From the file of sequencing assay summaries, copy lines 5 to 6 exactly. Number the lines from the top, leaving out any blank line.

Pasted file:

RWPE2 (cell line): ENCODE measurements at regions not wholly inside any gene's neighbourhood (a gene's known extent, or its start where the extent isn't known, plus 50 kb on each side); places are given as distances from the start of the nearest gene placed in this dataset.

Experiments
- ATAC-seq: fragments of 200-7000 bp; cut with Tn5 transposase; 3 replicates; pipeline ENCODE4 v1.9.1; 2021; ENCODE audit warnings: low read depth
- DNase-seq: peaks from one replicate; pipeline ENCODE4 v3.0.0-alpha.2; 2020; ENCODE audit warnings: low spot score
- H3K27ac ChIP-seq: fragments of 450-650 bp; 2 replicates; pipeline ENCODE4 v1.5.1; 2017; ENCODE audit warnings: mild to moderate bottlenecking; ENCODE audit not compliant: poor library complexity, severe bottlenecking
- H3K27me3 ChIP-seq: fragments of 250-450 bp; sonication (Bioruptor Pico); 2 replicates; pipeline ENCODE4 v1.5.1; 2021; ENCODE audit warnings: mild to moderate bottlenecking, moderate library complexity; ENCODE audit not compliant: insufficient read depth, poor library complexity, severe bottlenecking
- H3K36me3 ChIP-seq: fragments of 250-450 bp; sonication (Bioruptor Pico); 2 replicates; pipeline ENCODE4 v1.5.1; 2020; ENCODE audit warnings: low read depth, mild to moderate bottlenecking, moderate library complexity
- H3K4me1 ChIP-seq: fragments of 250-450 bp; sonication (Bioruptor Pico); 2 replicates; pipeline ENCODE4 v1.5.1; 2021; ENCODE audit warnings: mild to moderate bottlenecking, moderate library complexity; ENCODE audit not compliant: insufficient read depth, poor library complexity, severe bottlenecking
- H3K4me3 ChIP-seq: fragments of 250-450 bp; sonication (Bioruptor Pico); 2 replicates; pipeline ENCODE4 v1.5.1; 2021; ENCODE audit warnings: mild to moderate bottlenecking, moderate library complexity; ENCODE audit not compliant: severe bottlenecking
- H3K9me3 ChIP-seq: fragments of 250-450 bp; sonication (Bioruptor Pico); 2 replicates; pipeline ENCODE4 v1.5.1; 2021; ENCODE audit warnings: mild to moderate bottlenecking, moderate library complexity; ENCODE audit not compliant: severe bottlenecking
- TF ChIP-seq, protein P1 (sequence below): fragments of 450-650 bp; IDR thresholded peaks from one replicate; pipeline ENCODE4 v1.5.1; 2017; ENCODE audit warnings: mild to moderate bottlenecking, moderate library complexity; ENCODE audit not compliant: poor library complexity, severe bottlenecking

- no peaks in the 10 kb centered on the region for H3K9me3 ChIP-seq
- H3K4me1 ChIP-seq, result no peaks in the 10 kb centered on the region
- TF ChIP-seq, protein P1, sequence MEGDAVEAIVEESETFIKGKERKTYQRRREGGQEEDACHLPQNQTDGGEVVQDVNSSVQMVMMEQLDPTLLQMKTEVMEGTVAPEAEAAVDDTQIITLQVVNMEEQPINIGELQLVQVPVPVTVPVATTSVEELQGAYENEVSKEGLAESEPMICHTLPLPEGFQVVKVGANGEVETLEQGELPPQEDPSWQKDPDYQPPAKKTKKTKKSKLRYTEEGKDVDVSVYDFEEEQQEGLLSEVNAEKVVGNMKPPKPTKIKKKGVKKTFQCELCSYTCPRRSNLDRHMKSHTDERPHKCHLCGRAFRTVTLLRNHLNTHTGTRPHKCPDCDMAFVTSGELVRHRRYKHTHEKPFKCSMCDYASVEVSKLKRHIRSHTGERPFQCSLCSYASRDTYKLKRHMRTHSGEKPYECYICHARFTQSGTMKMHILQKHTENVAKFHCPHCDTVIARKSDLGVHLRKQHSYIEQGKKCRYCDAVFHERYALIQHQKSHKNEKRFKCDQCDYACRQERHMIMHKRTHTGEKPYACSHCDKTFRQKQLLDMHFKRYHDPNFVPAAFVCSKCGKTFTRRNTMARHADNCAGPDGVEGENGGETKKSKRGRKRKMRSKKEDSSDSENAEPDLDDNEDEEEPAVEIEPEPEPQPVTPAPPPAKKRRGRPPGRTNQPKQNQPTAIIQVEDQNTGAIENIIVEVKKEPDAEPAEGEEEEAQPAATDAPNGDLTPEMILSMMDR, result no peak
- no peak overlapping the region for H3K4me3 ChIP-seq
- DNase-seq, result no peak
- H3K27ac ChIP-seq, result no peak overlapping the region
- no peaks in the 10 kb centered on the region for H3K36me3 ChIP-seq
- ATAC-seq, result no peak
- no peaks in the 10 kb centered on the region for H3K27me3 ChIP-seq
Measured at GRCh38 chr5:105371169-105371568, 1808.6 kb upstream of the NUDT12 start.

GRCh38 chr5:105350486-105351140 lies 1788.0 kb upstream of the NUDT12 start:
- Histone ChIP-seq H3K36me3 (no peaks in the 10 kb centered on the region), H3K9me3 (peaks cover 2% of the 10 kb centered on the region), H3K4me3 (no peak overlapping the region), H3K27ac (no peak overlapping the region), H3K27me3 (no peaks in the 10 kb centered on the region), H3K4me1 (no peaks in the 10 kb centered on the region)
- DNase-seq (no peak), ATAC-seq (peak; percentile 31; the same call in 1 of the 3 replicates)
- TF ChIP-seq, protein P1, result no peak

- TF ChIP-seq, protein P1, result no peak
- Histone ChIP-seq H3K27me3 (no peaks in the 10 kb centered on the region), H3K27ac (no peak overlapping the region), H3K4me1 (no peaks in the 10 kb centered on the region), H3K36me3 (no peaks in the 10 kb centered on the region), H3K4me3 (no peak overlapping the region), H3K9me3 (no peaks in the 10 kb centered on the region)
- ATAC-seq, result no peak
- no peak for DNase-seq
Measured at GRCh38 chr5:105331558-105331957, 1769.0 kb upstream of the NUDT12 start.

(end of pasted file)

- H3K27ac ChIP-seq: fragments of 450-650 bp; 2 replicates; pipeline ENCODE4 v1.5.1; 2017; ENCODE audit warnings: mild to moderate bottlenecking; ENCODE audit not compliant: poor library complexity, severe bottlenecking
- H3K27me3 ChIP-seq: fragments of 250-450 bp; sonication (Bioruptor Pico); 2 replicates; pipeline ENCODE4 v1.5.1; 2021; ENCODE audit warnings: mild to moderate bottlenecking, moderate library complexity; ENCODE audit not compliant: insufficient read depth, poor library complexity, severe bottlenecking